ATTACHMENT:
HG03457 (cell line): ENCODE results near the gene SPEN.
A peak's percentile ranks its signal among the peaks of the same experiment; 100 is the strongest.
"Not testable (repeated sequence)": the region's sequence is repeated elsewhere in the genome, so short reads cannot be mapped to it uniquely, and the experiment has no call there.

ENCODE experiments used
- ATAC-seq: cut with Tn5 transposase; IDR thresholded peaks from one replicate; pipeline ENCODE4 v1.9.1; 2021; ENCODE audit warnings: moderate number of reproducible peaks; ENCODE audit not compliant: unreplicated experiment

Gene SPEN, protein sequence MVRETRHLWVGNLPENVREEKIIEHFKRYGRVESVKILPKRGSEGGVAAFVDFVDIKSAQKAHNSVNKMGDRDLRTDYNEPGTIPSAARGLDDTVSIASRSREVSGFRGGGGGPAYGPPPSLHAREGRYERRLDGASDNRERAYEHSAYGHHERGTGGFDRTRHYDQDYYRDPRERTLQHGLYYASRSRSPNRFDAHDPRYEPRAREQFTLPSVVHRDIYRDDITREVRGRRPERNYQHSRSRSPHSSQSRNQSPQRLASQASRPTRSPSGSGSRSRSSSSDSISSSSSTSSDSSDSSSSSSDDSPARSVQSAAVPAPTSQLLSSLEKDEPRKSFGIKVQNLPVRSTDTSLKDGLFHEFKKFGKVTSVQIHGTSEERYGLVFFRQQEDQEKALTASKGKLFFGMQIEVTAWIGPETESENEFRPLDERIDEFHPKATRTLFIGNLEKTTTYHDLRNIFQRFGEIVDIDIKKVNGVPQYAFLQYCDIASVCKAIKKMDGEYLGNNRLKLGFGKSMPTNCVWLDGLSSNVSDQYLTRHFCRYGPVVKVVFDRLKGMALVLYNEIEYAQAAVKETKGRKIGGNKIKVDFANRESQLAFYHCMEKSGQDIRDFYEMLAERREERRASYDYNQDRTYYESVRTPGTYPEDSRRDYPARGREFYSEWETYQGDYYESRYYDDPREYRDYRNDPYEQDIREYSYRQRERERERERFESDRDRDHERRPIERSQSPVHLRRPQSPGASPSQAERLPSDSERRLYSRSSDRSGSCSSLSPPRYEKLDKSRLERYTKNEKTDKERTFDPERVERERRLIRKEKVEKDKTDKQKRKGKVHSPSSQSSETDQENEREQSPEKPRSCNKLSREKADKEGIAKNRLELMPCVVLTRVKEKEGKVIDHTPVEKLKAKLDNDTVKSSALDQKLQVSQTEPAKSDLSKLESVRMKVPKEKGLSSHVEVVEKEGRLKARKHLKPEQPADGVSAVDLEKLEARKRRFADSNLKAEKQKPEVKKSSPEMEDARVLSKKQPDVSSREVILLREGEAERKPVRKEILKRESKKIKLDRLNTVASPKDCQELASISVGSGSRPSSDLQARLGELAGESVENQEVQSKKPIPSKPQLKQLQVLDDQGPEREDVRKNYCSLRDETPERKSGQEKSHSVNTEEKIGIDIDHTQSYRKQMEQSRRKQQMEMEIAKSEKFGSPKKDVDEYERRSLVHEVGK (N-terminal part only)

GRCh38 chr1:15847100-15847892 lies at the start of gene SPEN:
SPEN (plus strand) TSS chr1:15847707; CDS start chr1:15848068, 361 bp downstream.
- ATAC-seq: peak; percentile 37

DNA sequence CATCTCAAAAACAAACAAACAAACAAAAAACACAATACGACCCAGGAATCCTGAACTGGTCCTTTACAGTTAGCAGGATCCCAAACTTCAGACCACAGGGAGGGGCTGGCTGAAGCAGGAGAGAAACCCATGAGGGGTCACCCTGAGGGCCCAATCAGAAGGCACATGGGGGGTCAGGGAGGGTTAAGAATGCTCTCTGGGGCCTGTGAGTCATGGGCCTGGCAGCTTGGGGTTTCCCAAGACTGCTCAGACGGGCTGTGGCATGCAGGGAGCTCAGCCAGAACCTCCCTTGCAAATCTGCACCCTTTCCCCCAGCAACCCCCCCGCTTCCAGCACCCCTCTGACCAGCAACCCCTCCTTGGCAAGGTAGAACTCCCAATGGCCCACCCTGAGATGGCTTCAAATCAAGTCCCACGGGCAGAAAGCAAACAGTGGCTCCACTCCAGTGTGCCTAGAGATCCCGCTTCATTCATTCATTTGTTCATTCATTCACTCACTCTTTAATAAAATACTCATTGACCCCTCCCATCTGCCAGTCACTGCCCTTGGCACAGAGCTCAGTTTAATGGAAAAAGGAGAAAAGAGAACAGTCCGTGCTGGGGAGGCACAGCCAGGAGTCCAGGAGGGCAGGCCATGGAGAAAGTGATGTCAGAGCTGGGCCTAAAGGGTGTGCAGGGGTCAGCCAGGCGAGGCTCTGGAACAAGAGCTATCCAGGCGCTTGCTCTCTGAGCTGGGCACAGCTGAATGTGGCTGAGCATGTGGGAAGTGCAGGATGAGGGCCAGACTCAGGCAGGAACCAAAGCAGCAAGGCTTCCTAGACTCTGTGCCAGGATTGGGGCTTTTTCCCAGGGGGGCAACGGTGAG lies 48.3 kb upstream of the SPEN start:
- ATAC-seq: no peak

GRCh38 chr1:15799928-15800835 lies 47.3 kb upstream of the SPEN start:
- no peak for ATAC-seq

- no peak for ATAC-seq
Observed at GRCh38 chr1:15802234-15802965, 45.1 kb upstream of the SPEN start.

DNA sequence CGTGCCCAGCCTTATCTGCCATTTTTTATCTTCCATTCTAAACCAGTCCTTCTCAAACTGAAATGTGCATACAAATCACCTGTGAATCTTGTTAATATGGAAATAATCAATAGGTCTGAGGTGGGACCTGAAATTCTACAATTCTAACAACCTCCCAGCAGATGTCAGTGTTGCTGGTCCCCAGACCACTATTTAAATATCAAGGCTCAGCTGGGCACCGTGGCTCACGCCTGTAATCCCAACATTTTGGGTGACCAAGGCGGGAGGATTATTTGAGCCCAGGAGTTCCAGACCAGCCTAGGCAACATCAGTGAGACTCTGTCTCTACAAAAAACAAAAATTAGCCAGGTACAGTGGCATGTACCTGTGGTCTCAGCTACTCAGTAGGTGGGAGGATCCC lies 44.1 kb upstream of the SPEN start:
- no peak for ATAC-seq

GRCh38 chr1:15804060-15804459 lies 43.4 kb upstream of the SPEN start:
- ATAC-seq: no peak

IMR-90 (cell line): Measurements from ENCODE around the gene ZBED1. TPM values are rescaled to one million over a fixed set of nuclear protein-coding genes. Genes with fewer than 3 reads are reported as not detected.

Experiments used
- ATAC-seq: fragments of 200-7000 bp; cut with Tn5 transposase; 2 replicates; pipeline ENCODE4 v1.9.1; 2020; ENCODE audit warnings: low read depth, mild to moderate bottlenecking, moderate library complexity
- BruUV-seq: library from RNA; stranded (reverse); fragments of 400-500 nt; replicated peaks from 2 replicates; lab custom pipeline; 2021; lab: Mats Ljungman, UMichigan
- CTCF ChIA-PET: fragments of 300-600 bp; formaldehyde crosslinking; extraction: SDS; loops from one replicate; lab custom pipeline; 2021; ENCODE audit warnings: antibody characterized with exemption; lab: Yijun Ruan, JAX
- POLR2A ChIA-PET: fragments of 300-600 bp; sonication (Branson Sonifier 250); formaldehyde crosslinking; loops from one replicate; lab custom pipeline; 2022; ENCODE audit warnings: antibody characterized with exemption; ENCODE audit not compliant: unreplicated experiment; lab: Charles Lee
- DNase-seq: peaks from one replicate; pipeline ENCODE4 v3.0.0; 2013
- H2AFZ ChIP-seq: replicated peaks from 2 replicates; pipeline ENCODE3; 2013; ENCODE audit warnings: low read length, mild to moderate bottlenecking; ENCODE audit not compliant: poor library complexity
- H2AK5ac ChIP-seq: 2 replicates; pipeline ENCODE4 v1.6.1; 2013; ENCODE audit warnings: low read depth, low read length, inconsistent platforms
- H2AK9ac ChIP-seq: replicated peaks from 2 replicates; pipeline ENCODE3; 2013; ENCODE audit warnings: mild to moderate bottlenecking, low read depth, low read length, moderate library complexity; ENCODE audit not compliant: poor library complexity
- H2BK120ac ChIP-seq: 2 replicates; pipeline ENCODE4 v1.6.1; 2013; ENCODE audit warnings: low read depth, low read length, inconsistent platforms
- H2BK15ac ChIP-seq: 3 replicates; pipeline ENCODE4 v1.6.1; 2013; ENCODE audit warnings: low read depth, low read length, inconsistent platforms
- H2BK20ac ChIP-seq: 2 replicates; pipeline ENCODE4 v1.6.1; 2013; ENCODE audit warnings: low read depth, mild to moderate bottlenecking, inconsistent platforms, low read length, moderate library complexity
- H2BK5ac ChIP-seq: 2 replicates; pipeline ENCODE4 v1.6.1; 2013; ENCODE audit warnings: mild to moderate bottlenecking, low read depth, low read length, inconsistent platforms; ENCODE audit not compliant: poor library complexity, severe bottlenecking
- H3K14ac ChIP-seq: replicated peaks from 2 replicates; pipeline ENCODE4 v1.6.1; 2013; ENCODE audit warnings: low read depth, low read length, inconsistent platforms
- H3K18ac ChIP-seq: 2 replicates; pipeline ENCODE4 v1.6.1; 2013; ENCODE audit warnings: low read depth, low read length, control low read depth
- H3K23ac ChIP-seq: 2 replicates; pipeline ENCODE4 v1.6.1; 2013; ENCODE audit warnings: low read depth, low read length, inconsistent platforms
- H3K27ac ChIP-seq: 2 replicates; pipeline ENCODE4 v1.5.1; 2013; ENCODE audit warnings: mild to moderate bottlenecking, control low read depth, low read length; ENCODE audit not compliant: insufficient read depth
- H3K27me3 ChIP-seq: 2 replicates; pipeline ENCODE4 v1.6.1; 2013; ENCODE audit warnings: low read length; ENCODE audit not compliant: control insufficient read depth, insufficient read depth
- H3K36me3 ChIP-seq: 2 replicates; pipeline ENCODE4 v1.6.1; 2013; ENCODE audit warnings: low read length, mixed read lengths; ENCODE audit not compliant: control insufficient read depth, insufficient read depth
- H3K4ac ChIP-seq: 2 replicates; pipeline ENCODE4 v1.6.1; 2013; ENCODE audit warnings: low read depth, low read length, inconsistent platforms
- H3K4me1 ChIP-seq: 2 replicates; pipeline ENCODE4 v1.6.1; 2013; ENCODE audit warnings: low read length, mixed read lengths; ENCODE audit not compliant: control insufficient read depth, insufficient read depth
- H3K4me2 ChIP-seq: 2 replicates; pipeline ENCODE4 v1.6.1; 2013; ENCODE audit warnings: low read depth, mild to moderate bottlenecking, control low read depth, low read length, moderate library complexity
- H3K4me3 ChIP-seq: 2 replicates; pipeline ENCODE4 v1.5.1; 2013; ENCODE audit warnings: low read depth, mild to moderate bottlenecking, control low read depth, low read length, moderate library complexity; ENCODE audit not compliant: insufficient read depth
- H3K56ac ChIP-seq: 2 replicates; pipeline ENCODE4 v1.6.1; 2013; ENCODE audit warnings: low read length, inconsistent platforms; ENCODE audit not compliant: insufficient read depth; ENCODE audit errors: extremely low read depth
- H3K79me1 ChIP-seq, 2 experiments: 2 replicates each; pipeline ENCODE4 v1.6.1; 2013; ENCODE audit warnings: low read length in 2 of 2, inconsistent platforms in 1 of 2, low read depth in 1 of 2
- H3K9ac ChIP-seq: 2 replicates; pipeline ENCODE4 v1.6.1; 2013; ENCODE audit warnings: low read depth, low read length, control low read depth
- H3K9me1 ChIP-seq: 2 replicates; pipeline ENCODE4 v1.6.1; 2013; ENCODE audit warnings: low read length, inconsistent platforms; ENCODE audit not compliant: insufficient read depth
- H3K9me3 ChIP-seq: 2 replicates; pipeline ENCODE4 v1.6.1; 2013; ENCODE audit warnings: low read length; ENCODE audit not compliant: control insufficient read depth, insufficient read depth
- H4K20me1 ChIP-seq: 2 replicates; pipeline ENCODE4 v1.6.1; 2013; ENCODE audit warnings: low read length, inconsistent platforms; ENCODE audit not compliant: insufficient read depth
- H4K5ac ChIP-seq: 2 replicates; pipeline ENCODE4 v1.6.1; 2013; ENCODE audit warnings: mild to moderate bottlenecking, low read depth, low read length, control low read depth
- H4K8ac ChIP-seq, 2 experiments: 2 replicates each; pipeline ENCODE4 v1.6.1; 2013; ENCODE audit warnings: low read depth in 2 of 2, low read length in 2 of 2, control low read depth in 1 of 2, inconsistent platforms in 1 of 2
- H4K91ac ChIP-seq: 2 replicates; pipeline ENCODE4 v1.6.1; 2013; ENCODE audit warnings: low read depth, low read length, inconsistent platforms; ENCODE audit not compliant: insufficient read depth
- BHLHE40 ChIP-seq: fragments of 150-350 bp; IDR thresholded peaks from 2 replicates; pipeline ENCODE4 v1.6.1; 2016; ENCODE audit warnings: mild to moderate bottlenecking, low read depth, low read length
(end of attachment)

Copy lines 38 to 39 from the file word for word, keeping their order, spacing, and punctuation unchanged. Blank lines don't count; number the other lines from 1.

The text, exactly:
- H3K27me3 ChIP-seq: 2 replicates; pipeline ENCODE4 v1.6.1; 2013; ENCODE audit warnings: low read length; ENCODE audit not compliant: control insufficient read depth, insufficient read depth
- H3K36me3 ChIP-seq: 2 replicates; pipeline ENCODE4 v1.6.1; 2013; ENCODE audit warnings: low read length, mixed read lengths; ENCODE audit not compliant: control insufficient read depth, insufficient read depth